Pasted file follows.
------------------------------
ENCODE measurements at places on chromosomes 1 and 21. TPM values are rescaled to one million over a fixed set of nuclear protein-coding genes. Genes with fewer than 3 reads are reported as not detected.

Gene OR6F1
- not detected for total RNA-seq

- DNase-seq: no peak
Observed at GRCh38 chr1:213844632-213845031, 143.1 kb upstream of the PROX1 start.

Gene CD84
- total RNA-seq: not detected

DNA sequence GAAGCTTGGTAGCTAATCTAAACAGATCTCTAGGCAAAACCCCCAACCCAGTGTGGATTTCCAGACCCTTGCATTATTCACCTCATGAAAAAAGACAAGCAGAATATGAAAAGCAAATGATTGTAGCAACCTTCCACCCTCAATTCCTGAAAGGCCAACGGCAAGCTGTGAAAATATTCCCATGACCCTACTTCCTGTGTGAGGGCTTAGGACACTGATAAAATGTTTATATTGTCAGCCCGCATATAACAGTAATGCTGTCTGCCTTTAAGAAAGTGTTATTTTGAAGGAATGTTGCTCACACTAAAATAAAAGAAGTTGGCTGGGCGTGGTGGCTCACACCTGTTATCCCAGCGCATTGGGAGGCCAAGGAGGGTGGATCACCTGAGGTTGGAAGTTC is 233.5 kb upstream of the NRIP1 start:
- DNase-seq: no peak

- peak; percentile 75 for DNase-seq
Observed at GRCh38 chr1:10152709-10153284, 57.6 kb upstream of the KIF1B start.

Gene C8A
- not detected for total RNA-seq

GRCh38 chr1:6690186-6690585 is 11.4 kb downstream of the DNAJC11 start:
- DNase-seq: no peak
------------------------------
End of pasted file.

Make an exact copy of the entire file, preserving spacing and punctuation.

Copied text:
ENCODE measurements at places on chromosomes 1 and 21. TPM values are rescaled to one million over a fixed set of nuclear protein-coding genes. Genes with fewer than 3 reads are reported as not detected.

Gene OR6F1
- not detected for total RNA-seq

- DNase-seq: no peak
Observed at GRCh38 chr1:213844632-213845031, 143.1 kb upstream of the PROX1 start.

Gene CD84
- total RNA-seq: not detected

DNA sequence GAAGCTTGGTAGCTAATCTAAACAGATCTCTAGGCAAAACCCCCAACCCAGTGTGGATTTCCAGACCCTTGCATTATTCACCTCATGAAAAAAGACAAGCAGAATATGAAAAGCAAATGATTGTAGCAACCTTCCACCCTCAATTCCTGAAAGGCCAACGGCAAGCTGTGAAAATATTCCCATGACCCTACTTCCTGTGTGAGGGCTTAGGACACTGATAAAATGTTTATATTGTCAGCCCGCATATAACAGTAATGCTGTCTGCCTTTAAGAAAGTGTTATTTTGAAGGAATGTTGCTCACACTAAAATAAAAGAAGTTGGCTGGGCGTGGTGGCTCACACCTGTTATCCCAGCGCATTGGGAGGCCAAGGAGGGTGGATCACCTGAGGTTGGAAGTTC is 233.5 kb upstream of the NRIP1 start:
- DNase-seq: no peak

- peak; percentile 75 for DNase-seq
Observed at GRCh38 chr1:10152709-10153284, 57.6 kb upstream of the KIF1B start.

Gene C8A
- not detected for total RNA-seq

GRCh38 chr1:6690186-6690585 is 11.4 kb downstream of the DNAJC11 start:
- DNase-seq: no peak